The next step

After you decide where to put the tank, you can start to clean it. New tanks still have some chemicals and dust in and on them. Cleaning a tank is done with plain water, don't use soap.

Put the styropoam into place, and place the tank on it. Cut the styropoam(Best done with a Stanley knife or a razor blade), it should be a bit larger than the tank, personally I usually leave it a lot larger than the tank, 10 cm, to be able to place food and other (wet)stuff on it. If after cutting it the front side turned out a bit ugly, remove the tank, and turn the styropoam over.

If you use a backside place it behind the tank, or tape it to the tank as soon as it's dry.

Next the gravel. Gravel usually contains a lot of small particles, which can cloud the water in the beginning. On the other hand, it contains microelements needed for plant growth as well. To get the best of both worlds, place one third of the gravel unwashed in the tank, and divide it evenly. Wash the other two thirds thoroughly, until they do not cloud the water anymore. Gravel has been known to clog plumbing, so watch out(Toilets are suitable to flush some gravel though). Place the washed gravel in the tank, creating a bit of a slope, so that the gravel goes up a bit towards the back of the tank.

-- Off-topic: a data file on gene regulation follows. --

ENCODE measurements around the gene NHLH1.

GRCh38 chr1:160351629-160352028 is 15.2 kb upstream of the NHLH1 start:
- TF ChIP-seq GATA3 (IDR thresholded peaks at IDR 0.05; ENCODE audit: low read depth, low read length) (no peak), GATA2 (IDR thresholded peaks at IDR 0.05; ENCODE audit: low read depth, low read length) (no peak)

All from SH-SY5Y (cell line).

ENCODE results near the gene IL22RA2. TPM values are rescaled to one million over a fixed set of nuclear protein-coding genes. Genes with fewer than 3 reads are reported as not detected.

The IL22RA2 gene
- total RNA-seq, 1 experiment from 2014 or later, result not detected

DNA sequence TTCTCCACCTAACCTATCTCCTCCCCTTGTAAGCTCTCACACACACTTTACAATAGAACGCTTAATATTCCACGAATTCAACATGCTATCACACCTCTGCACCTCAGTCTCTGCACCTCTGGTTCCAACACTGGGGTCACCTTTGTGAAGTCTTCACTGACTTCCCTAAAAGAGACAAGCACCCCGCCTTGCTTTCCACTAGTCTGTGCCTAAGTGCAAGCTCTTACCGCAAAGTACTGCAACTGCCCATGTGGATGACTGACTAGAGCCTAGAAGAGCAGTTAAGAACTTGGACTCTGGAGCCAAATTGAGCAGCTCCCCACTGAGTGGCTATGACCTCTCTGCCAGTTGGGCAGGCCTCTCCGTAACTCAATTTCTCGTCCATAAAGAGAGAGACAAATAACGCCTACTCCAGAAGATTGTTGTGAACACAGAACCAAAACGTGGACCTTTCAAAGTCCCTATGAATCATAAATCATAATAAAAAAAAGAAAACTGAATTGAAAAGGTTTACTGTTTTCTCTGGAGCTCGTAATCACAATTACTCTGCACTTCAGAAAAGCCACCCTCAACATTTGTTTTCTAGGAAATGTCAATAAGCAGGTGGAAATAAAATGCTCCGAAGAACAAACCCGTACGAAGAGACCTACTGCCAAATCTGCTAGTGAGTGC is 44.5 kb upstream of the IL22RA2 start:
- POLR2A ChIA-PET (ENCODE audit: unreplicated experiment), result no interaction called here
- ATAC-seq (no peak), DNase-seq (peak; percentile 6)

Next you can start filling the tank. If you just fill a bucket, and empty it into the tank, the gravel will be moved, and all the work you did will be undone. Besides that you will spill a lot. What you should do is place a bucket filled with cold water above the tank, place a tube in it(Best to use a suction cup to keep it into place), suck on the other end until the water starts running. Cover the end with your thumb, place the end in the tank in a way that it's slightly upward and that the current is immediately against the glas of the tank. This way the water will not stir up the gravel. You can repeat the same procedure 10 or more times, but it's easier to keep on filling the bucket with fresh water.